Their conversation quickly expanded, Vatelius drinking Clancy's stories like water, asking probing questions about worlds the Irishman had visited. In time Clancy asked, “Are ye a doctor for the resorts here then?”
“Ah... no,” Vatelius answered in some embarrassment. “I'm sort of... between jobs at the moment.”
“Sure there must be work hereabout for a talented young man such as yeself.”
“Weeell, in truth, I'm sort of... on hiatus, you might say.”
“Ah, so ye've made yer pile of coin from the healing of the wealthy gentlefolk and have come here for vacation, is it?”
“...Yeah, something like that.” The young doctor looked away in obvious embarrassment.
“Meanin' no disrespect, me friend, but ye are not attired, nor seem ye to be enjoying of the comestibles, as one for whom money is no object.” It was true; though a handsome and fit young man, Vatelius' clothing was faintly threadbare, and Clancy had heard his stomach growl. The Steward signaled the barkeep, tossing coins onto the bar: “Two daily specials for me friend and meself.”
“Oh! Ah, really that's not... I mean-” His stomach growled again.
“Tsk, lad, 'tis many a time I've been in like conditions, and now I find meself quite removed from them. Sure it does me heart good to be helping of one less fortunate, as I remember too well being. Especially one who has the patience to sit through me stories and not ask for the charity.”
“No, I like the stories! I wish I could do what you do, visit all those other worlds. For me it was Monticello, Terra, then here.”
“'Tis only fair ye be telling me a story of yer own then, if ye're so inclined.”
And so he did. He had been a bright youth, a talented student, working toward his degree through the Patrol's Medical Corps. He'd gained his MD and his honorable discharge, and was about to begin residency when: “I got bored, okay? No, I got scared, I should at least be honest. One day I looked in the mirror and saw forty, fifty, sixty years of bodily fluids and screeching children and I just had to go. I packed a bag and hopped a ship. What you said, treating wealthy gentlefolk, that was sort of my idea, but it... didn't work out.” He sighed and rested his elbows on the bar, chin in hands. “My folks'll kill me....”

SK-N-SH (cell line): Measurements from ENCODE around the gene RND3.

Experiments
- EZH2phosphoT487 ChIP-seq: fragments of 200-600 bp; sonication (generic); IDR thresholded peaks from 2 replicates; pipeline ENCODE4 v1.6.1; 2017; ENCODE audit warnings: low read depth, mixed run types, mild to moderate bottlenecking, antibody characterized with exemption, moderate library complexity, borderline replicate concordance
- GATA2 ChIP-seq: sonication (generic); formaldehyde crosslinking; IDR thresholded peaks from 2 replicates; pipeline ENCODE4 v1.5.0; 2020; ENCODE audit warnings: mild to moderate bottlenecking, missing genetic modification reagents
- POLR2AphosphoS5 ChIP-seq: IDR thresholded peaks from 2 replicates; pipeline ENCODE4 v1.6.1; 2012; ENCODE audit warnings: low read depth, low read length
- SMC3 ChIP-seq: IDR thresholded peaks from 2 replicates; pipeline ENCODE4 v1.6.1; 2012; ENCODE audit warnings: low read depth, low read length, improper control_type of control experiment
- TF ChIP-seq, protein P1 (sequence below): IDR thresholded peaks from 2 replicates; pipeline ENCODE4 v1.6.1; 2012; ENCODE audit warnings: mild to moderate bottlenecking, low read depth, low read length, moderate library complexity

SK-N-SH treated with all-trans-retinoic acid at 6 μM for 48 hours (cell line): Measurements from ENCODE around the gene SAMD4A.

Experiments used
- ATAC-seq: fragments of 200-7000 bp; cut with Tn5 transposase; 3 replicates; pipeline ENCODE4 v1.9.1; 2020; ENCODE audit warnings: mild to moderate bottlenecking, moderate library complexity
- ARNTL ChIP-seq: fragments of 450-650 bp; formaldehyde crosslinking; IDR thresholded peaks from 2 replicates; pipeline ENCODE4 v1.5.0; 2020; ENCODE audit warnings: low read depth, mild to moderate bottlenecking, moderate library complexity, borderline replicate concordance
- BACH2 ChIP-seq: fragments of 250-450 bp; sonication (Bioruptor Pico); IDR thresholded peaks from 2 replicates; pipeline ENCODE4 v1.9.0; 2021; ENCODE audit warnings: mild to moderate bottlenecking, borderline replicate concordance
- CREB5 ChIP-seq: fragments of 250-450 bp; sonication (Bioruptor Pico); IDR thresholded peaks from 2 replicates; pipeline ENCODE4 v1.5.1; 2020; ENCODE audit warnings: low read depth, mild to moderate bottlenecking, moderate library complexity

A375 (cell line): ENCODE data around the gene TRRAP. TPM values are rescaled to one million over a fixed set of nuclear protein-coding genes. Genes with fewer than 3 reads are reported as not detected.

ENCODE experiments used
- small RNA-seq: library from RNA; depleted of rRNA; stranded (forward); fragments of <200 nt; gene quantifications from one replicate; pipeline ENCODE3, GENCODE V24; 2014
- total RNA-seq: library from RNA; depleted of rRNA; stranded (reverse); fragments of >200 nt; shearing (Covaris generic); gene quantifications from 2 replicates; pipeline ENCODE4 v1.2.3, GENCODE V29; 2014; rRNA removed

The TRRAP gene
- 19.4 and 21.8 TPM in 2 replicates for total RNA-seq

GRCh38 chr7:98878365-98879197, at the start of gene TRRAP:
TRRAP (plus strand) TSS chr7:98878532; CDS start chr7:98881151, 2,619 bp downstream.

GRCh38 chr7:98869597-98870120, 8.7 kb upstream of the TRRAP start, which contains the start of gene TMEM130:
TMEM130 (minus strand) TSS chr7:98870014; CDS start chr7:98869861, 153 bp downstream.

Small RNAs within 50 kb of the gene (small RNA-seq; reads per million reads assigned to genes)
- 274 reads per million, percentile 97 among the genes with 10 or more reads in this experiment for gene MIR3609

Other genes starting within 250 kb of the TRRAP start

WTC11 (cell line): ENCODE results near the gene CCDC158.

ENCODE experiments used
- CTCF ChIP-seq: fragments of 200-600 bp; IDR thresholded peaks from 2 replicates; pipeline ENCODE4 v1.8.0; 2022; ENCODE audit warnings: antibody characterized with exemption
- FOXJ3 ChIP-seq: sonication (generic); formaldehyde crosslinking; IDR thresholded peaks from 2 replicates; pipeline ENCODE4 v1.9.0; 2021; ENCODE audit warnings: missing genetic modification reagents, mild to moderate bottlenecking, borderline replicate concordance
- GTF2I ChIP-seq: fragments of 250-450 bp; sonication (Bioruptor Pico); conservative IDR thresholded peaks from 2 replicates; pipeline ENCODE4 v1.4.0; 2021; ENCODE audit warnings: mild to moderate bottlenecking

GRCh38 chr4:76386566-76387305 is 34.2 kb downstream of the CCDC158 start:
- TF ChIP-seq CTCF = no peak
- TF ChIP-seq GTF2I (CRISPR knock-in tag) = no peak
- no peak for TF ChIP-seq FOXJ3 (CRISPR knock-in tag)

Then he brightened, raising his head and turning it toward Clancy. “Hey, does this ship of yours need a doctor? I have my MD, for real, from Lexington U at Monticello, I was set to become a General Practitioner and Assistant Surgeon at Cincinnati General when I chickened out. I don't need much pay as long as it's a good ship and she keeps taking me to new places, and I can learn other jobs for when no one's sick. A doctor is what everyone else wanted me to be, a spacer is what I wanted.”
“Well now, Ralph me lad, we're having a fine crew as it is, but I'm admitting there are times it would be helpful to be having a physician along. Also I was thinking it wouldn't be such a terribleness to be having a Steward's Mate to help with the cooking and the like. Can ye cook, lad?”